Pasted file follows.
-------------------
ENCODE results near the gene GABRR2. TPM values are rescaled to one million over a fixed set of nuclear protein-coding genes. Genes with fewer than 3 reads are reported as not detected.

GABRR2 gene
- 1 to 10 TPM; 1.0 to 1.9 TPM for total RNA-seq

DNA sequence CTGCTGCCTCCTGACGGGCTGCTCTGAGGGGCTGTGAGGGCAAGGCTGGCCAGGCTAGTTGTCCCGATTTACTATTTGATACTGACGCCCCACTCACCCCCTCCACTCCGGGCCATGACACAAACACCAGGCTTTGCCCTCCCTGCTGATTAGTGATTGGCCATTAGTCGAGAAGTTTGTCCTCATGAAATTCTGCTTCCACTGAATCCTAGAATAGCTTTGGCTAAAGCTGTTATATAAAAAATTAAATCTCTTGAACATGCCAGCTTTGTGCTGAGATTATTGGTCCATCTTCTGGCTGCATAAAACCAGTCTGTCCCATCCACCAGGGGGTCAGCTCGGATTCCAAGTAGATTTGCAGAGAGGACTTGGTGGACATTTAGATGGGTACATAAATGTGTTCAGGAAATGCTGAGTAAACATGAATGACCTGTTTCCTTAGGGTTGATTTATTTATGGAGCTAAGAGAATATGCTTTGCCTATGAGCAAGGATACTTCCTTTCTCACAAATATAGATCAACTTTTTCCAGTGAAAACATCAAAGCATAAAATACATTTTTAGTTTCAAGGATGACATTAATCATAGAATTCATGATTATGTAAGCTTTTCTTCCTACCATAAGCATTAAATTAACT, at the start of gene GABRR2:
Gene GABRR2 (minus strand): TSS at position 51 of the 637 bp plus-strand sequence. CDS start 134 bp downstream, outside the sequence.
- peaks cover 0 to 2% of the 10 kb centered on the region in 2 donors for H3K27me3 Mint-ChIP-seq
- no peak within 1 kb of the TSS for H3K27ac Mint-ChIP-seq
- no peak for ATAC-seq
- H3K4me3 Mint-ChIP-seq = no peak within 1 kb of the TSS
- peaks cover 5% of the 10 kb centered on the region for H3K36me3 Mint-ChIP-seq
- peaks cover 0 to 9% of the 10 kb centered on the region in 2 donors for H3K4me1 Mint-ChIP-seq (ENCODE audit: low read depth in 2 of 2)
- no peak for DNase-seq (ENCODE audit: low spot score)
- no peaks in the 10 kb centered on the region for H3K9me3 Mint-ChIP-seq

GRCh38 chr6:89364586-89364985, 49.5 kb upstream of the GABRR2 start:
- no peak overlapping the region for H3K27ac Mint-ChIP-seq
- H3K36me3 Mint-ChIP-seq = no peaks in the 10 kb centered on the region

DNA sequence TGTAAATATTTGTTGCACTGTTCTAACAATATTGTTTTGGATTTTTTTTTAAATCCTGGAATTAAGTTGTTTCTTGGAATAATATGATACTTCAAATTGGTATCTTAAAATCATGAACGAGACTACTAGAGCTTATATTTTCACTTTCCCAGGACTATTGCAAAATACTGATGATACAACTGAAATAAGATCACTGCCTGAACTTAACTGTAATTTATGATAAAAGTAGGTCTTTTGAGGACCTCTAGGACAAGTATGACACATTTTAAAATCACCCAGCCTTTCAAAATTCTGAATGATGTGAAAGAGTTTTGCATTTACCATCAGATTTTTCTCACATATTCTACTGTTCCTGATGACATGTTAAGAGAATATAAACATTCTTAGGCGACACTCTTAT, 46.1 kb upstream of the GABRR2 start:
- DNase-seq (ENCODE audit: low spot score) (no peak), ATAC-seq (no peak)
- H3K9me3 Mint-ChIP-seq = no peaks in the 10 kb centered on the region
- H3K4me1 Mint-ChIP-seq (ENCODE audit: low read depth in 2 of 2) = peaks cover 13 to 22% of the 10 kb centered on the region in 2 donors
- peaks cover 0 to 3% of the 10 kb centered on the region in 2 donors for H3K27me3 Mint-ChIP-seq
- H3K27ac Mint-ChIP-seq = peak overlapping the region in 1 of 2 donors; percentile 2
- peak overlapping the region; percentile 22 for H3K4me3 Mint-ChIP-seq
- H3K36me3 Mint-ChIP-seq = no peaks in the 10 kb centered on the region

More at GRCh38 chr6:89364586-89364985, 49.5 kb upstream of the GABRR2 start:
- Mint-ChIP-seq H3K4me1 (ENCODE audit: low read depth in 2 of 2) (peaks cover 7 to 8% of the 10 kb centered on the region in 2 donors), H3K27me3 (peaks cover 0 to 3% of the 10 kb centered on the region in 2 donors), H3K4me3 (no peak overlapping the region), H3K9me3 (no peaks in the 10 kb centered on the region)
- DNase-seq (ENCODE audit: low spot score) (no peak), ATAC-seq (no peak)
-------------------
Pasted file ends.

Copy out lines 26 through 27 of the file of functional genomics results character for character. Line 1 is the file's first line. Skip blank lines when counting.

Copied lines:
- Mint-ChIP-seq H3K4me1 (ENCODE audit: low read depth in 2 of 2) (peaks cover 7 to 8% of the 10 kb centered on the region in 2 donors), H3K27me3 (peaks cover 0 to 3% of the 10 kb centered on the region in 2 donors), H3K4me3 (no peak overlapping the region), H3K9me3 (no peaks in the 10 kb centered on the region)
- DNase-seq (ENCODE audit: low spot score) (no peak), ATAC-seq (no peak)